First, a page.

In the beginning, there was darkness.
Then came fire.
It wasn't until the 19th century that artificial light was first generated.
The big leap came in the 1880s, when Thomas Edison lit homes across America with the incandescent bulb.
For the next 130 years, incandescents ruled the nights, the roads, and especially the Christmas tree.
But today, the last glowing filaments of that living room powerhouse are burning out.
Beginning with the new year, federal law will require all light bulbs to be 25 percent more efficient, leaving Edison's beacon of late night fun out in the dark and flipping the switch to its more frugal counterparts, such as the long-lasting compact fluorescent.
"You might install a light bulb in your foyer, when you're kids are born and that light bulb will still be working, no problem, when the kids go off to college," says Ed Crawford of the Phillips, North American Lighting Division.
But not everybody is thrilled with the change. For one thing, the alternatives are significantly more expensive up front.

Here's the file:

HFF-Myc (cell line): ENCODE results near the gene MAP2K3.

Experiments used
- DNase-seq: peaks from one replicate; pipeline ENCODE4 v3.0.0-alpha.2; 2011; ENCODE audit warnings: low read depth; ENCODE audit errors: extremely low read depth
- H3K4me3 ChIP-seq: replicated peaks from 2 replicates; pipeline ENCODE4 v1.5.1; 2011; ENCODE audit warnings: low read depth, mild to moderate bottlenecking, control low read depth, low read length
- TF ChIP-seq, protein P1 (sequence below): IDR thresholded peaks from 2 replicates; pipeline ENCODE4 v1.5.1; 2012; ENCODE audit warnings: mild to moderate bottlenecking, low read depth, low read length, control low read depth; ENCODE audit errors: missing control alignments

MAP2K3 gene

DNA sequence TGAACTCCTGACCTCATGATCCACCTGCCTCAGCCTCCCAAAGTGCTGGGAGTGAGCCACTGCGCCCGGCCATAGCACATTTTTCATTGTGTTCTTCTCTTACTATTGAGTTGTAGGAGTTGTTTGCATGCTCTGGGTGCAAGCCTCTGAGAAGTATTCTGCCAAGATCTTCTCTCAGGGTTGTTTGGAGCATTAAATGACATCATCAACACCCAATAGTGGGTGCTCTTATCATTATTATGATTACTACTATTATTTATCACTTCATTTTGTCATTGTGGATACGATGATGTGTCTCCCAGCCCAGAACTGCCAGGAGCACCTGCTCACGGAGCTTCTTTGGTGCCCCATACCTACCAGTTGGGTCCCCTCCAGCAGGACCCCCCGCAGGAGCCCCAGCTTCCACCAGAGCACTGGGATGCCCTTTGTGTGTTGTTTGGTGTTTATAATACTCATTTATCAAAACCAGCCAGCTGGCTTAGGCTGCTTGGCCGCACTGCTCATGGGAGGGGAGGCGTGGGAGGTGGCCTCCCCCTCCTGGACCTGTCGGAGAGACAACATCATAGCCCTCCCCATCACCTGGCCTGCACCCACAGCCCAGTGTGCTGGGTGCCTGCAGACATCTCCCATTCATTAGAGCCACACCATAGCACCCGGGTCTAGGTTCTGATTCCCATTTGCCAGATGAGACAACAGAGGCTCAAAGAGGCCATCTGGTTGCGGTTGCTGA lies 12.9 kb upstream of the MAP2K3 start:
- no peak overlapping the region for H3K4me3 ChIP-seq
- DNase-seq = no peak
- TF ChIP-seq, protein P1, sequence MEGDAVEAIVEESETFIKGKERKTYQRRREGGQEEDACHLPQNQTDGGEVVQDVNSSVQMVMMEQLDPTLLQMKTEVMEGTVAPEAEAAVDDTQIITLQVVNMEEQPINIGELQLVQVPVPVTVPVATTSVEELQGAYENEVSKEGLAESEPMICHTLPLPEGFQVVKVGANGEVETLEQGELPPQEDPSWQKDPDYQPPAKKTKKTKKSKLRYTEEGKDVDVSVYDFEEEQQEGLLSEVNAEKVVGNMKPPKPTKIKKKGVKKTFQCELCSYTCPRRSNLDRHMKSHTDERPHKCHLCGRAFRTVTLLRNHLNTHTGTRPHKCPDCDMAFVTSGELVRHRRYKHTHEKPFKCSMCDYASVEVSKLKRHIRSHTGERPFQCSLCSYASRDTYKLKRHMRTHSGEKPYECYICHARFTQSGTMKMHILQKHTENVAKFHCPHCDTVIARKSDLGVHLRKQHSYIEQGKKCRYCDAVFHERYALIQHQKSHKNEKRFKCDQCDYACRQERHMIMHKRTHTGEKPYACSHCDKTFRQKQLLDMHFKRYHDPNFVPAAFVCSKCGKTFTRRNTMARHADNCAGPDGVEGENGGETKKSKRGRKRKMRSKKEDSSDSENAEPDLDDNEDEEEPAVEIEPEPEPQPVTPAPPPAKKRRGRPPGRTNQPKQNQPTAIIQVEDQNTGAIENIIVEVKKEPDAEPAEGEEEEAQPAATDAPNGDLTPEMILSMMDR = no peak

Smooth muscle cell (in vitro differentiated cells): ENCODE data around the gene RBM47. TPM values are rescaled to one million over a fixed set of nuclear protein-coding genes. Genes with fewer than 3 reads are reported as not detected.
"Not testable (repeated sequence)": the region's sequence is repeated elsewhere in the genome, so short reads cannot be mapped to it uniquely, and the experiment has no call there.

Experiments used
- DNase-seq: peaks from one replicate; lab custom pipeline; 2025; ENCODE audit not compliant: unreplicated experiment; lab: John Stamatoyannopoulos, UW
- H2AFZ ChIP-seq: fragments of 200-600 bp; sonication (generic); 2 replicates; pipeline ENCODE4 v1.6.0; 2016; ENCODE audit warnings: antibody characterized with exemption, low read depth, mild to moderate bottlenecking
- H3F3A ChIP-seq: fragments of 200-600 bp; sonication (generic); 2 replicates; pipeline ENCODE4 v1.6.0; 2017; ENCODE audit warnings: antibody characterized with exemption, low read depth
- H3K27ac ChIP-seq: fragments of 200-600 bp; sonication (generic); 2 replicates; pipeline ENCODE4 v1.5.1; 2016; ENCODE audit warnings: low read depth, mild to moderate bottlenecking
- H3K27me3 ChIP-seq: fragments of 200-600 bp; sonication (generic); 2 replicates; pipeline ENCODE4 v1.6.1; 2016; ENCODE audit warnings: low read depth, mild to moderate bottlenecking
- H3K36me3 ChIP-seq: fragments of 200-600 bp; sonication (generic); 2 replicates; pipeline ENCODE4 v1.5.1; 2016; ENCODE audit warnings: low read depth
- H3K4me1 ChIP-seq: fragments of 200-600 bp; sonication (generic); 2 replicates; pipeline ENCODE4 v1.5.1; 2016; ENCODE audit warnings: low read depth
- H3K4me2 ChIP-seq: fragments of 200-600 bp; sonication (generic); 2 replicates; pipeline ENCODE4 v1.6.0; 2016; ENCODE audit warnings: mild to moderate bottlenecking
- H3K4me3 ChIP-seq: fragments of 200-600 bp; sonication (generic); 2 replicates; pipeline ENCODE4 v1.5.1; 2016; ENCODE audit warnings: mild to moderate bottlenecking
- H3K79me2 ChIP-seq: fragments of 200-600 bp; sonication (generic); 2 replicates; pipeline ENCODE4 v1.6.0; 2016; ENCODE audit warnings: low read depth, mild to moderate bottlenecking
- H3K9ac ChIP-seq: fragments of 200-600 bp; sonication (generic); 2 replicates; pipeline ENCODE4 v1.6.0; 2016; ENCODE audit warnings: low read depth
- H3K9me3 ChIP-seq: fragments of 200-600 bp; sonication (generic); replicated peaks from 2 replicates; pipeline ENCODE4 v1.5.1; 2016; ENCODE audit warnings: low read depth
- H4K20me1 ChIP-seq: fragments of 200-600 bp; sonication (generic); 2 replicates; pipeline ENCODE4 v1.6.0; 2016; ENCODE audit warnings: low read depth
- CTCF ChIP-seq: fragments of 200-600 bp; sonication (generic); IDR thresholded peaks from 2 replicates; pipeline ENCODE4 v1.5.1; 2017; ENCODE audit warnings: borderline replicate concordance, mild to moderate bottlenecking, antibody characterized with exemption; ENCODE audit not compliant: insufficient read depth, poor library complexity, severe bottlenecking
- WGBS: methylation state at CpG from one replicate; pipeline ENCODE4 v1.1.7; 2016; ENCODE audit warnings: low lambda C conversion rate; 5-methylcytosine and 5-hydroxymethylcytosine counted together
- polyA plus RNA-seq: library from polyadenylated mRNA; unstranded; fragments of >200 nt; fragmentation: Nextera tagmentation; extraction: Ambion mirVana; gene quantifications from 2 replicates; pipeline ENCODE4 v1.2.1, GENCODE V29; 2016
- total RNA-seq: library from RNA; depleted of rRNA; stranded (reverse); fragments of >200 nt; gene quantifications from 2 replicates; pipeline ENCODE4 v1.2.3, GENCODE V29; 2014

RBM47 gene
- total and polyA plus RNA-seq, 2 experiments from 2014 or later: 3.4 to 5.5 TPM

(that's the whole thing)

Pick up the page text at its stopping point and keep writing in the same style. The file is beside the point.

Concerns over prices even reached the campaign trail, where Republican presidential hopeful and Minn. Rep. Michele Bachmann declared, "I believe in liberty for light bulbs" - meaning - continuing to give consumers a choice.
Many consumers complain the newer bulbs just don't look right.
"There's a pushback," says lighting engineer and historian Dave Dilaura, "from people who say, 'I'm sitting in my living room, I want a warm, comfortable light. And that's the word they use-- warm."
Crawford concedes that, "Some of the earlier compact fluorescent products; they were not ready for primetime. They buzzed. They had lousy color. They made everything grayish-green."
But, while compact fluorescents aren't winning any prizes, Phillips, the world's largest lighting company, recently won $10 million from the Department of Energy for work in a leading alternative - LED lighting. LEDs produce a warm glow, similar to a standard, 60 watt incandescent. They fit anywhere and are powered by a mere 9 watts.
While it will continue to burn bright in the near future, Edison's most storied invention may be headed into the night.
Says Dilaura, "It's the nature of technology. It has a lifetime, a start and an end. It's time to end."
Four-point-seven billion sockets in the U.S. alone await that future.
But, earlier this month, Republicans in Congress managed to eliminate all funding to enforce the new law - which was signed in 2007 by then-President Bush.
Still, manufacturers have already started phasing out production of the old bulbs.